Canadian Supreme Court Rules Against Publishers’ Copyright Group

by Sabrina I. Pacifici on March 5, 2004

From the Supreme Court of Canada, a recent and notable copyright decision of interest to those tracking the course of the Database and Collections of Information Misappropriation Act (DCIMA):

  • The Law Society of Upper Canada v. CCH Canadian Limited – and between – The Law Society of Upper Canada v. Thomson Canada Limited c.o.b. as Carswell Thomson Professional Publishing – and between – The Law Society of Upper Canada v. Canada Law Book Inc. and Canadian Publishers’ Council and Association of Canadian Publishers, Federation of Law Societies of Canada, Société québécoise de gestion collective des droits de reproduction (COPIBEC) and The Canadian Copyright Licensing Agency (ACCESS COPYRIGHT) (F.C.)2004 SCC 13 / 2004 CSC 13, March 4, 2004 [Link to decision]
  • From the text of the decision – “The Law Society does not infringe copyright when a single copy of a reported decision, case summary, statute, regulation or limited selection of text from a treatise is made by the Great Library in accordance with its access policy. Moreover, the Law Society does not authorize copyright infringement by maintaining a photocopier in the Great Library and posting a notice warning that it will not be responsible for any copies made in infringement of copyright.”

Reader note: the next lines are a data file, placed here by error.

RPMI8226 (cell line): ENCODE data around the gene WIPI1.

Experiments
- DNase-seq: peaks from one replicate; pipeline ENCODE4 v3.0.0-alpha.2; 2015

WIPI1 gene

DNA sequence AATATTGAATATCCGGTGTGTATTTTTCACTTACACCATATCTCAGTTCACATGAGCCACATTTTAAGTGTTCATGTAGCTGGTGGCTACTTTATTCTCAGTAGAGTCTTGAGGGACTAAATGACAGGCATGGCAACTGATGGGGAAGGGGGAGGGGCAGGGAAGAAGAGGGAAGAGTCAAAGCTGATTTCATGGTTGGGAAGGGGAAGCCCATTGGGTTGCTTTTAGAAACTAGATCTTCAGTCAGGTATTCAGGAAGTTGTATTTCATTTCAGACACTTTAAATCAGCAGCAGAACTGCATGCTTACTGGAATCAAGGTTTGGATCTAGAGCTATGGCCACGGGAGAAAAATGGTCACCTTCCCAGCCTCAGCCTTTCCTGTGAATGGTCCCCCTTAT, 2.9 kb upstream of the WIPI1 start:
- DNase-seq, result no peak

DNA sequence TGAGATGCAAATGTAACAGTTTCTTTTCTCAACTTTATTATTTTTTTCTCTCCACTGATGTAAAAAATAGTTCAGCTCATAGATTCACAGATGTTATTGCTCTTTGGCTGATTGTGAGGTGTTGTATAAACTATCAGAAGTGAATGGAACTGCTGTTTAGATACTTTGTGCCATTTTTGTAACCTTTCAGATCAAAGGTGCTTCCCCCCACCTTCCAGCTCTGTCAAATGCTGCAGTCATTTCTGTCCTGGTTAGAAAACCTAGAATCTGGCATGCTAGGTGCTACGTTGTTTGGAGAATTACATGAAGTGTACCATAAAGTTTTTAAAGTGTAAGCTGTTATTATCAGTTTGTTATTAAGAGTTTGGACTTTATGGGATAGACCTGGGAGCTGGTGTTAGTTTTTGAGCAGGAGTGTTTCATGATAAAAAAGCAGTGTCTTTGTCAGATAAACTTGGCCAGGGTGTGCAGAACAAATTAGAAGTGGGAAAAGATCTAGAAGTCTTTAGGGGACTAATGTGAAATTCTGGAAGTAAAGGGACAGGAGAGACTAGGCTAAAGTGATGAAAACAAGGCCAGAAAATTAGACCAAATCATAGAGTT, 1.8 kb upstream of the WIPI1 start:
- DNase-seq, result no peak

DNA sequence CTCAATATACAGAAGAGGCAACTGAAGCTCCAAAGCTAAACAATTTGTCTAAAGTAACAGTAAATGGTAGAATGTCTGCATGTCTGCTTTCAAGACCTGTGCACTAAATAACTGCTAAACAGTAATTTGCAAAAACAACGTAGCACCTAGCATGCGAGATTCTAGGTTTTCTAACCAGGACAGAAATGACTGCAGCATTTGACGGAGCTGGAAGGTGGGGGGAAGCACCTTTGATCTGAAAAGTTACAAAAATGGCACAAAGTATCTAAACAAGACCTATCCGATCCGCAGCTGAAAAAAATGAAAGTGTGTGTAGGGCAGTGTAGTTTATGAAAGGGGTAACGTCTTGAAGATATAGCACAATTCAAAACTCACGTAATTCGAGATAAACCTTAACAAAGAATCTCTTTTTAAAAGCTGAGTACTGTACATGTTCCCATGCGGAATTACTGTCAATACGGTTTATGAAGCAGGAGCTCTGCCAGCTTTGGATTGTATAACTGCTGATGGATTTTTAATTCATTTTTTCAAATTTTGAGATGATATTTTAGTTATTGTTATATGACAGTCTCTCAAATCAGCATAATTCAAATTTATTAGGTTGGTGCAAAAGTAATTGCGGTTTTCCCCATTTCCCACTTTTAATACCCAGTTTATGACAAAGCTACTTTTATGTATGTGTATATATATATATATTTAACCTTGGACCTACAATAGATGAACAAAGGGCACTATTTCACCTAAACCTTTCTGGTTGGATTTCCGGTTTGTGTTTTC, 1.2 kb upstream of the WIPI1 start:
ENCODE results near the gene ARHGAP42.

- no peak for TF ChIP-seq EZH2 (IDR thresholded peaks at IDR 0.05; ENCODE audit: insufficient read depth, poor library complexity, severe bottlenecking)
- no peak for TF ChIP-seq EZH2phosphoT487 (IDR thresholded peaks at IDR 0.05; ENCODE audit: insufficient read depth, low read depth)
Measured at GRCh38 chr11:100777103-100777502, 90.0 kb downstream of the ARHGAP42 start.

• See also these two articles on the case – one from the Globe and Mail and one from LexisNexis InfoPro News [thanks to T.R. Halvorson for this link].
  • Press release, Law Society Welcomes Supreme Court of Canada Landmark Copyright Decision.” [Link via Louis Mirando]
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